[Moving picture of popcorn]

Laramie Movie Scope:

A cleverly directed movie by Mr. Madonna

[Strip of film rule]
by Robert Roten, Film Critic
[Strip of film rule]

February 7, 2001 -- Guy Ritchie, who recently married Maddona, has come out with a high-priced film similar to his lower-budget hit, "Lock, Stock and Two Smoking Barrels." His new film, called "Snatch," is a complex caper-type story about a bunch of none-too-bright crooks chasing after a walnut-sized diamond.

Ritichie knows how to tell a story with narration, as well as visually. He doesn't overdo the narration, either, using it to introduce characters and to set up key turning points in the story. The two main characters, Turkish (Jason Statham of "Lock, Stock and Two Smoking Barrels") and Tommy (Stephen Graham), spend most of the film being knocked around by forces outside of their control. Turkish and Tommy are two small-time fight promoters who get caught up in a dangerous game of "whose got the diamond? with various organized crime figures.

Ritchie, the director, proves very able, using some of the same techniques as Darren Aronofsky did in "Requiem for a Dream." One editing technique, in particular, was very reminiscent of the earlier film. It consisted of a rapid series of cuts showing a hood named Cousin Avi (Dennis Farina of "Reindeer Games"), throwing back a shot while zooming from the U.S. to England on a Concorde jetliner. This oft-repeated sequence reminded me of a similar one Aronofsky used repeatedly in "Requiem" to show drug addicts getting high. This kind of ultra-rapid editing probably wouldn't make any sense at all to anyone not conditioned by years of watching television commercials, which use similar techniques.

Ritchie also uses some unusual camera angles. I recall one sequence of a couple of guys walking through a kind of junk yard. The scene was shot at a very low angle, showing nothing above the men's knees. It looked like a steadycam shot, where the camera kept moving ahead of the men's feet so you could see everything they stepped over and around. The scene gives the viewer a good look at an environment not usually shown, but which indicates much about the territory the men are entering. In another scene, a boxer in a match goes flying through the air. Instead of hitting the canvas, however, he is shown hitting a deep pool of water, and the camera is under water looking up at the man as he hits the surface. This little fantasy creates a nice effect. Ritchie clearly has an excellent eye for visual effects and camera angles.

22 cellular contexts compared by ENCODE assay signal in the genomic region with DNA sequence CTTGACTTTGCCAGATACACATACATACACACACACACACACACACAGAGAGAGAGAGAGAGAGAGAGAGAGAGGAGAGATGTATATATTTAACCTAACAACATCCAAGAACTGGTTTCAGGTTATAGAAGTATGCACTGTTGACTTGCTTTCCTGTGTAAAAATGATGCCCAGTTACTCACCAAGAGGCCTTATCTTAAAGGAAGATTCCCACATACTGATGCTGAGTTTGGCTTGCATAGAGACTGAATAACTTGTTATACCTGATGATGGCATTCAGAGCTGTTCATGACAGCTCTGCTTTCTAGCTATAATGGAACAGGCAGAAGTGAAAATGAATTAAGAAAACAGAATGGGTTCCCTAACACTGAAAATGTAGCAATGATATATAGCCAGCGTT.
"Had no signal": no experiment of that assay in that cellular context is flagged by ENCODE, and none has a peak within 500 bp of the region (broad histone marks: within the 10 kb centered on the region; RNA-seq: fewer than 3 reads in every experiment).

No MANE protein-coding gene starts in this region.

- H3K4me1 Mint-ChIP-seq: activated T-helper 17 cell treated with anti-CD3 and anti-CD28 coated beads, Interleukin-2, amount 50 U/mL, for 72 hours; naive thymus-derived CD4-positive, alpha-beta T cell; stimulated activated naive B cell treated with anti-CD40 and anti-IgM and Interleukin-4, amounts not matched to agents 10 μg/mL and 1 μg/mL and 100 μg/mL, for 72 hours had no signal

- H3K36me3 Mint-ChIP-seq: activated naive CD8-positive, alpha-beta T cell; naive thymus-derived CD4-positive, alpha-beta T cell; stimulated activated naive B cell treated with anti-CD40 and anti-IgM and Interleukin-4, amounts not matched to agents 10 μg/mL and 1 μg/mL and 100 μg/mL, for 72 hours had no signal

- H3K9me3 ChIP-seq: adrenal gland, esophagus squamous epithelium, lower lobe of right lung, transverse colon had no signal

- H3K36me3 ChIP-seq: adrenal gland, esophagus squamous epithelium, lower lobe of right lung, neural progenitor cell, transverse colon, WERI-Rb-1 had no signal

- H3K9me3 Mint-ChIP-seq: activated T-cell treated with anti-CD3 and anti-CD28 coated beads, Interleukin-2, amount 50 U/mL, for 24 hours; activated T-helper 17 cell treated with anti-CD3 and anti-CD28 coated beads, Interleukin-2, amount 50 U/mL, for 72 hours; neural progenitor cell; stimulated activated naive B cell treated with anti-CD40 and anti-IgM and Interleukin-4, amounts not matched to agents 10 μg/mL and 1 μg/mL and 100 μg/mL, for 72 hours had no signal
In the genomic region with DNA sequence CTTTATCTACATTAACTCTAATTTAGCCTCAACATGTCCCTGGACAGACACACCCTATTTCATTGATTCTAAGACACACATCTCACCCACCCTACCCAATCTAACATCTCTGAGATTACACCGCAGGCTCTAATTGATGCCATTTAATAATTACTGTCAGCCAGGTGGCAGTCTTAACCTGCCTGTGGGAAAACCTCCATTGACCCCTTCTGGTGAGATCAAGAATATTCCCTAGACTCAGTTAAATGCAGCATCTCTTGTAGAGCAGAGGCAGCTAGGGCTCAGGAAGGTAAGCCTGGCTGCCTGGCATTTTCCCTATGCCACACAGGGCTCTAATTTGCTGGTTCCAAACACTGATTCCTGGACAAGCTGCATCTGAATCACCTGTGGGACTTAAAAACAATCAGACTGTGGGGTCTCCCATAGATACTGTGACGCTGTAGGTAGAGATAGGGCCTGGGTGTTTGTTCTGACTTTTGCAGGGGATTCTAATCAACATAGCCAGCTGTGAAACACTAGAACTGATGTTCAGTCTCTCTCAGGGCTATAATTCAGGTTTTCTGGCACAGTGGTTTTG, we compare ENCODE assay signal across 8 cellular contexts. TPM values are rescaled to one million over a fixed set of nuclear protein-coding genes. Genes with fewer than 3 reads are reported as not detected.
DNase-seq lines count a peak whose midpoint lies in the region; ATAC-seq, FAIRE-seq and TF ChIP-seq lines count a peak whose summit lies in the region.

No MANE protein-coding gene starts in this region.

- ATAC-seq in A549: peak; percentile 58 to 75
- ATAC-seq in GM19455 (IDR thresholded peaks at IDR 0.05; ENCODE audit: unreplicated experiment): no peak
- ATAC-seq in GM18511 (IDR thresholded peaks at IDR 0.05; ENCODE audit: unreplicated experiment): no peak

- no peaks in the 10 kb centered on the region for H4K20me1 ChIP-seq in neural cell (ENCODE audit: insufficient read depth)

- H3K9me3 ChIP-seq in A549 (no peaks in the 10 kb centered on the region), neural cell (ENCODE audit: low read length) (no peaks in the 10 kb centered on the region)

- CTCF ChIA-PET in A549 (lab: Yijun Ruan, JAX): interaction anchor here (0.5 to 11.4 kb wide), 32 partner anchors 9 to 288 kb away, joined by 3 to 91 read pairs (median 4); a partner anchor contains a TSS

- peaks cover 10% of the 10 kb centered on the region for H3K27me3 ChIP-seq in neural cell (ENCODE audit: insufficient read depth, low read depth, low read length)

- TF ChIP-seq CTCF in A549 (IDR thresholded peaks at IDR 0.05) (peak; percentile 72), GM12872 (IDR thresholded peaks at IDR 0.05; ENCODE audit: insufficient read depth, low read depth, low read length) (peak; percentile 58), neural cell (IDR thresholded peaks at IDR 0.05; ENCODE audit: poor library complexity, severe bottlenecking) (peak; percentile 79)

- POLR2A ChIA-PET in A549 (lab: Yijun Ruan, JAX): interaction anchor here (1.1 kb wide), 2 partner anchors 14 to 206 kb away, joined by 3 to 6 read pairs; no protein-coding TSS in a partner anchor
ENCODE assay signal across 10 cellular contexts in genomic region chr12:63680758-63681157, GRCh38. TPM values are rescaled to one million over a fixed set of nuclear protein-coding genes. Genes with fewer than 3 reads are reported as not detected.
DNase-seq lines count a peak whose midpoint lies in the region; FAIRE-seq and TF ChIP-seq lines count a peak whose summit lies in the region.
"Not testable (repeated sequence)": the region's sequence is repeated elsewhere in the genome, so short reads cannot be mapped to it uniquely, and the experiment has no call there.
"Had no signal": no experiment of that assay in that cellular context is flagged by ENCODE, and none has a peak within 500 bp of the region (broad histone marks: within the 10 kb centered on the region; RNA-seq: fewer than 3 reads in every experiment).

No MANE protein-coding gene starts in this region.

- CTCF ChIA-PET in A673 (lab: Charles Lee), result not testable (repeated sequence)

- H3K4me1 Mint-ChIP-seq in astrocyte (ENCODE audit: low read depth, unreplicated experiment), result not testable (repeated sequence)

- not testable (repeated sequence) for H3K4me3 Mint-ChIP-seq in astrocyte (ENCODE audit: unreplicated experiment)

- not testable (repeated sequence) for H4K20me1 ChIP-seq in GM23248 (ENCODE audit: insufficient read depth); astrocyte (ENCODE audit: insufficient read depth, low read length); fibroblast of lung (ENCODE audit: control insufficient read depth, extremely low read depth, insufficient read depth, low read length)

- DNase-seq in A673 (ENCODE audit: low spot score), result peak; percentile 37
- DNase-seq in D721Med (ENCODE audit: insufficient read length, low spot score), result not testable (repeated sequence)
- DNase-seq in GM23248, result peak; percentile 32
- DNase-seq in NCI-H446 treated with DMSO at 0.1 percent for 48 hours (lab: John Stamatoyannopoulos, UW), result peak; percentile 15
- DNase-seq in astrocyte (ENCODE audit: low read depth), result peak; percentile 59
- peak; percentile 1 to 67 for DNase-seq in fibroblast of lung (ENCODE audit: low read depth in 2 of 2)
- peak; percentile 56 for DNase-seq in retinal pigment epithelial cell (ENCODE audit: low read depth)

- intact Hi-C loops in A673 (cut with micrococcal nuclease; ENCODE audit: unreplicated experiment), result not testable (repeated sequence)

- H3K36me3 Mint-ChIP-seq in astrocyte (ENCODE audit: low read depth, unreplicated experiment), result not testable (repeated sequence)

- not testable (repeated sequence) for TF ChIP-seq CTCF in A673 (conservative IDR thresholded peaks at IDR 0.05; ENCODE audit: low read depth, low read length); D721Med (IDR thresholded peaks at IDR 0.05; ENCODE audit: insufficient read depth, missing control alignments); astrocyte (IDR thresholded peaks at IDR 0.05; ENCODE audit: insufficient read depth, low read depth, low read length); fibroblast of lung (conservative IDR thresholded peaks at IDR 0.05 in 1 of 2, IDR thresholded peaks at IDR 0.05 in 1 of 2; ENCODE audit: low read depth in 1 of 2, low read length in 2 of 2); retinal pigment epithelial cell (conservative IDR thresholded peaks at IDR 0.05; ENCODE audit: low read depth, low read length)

Turkish and Tommy eventually hook up with a tough Irish gypsy boxer named "One Punch" Mickey O'Neil (Brad Pitt of "Fight Club"). All of them are threatened by a nasty organized crime boss named Brick Top (Alan Ford of "Lock, Stock and Two Smoking Barrels"). Also caught up in the chase are Boris The Blade (Rade Serbedzija of "Space Cowboys"), Cousin Avi and a bunch of small time hoods. Benicio Del Toro also appears in this movie as "Franky Four Fingers," but his screen time is very limited.

There is very little in the way of character development in this film. Since almost every character in the movie is either a murderer, or a murder victim, who cares where the diamond ends up? I couldn't work up much sympathy for any of the characters, including the dog. Dennis Farina's character (Cousin Avi, a Jewish New York mobster) is pretty entertaining though. At one point, a harried Avi goes through customs in New York. When asked if he has anything to declare, he replies, "Yeah. Don't go to England." He also has a funny remark about British slang, noting that the English, who invented the language, ought to be more easily understood. Pitt also does a good job as Mickey O'Neil, with an in-joke impenetrable "Pikey" (Irish Gypsy or Traveller) accent.

The mixture of violence and humor is odd. There are some good jokes in the film. The violence is not all that graphic. Most of it happens off-screen. If the violence was on-screen, the movie would not be funny at all. As it was, it is still unsettling. The film is yet another Tarantino-like gangster film. It is often said that Quentin Tarantino revived the gangster genre. If that is so, I wished he had picked another genre more worthy of resuscitation. According to the film's production notes, the screenplay for this film (written by Ritchie) was written before the release of "Lock Stock and Two Smoking Barrels," a very similar film, when Ritchie was still in full gangster mode. This gives me hope he has more than one mode. This film rates a C+.

Click here for links to places to buy this movie in video and/or DVD format, the soundtrack, books, even used videos, games and lots of other stuff. I suggest you shop at least two of these places before buying anything. Prices seem to vary continuously. For more information on this film, click on this link to The Internet Movie Database. Type in the name of the movie in the search box and press enter. You will be able to find background information on the film, the actors, and links to much more information.

[Strip of film rule]
Copyright © 2001 Robert Roten. All rights reserved.
Reproduced with the permission of the copyright holder.
[Strip of film rule]
Back to the Laramie Movie Scope index.
[Rule made of Seventh Seal sillouettes]

Robert Roten can be reached via e-mail at my last name at lariat dot org. [Mailer button: image of letter and envelope]

(If you e-mail me with a question about this or any other movie or review, please mention the name of the movie you are asking the question about, otherwise I may have no way of knowing which film you are referring to)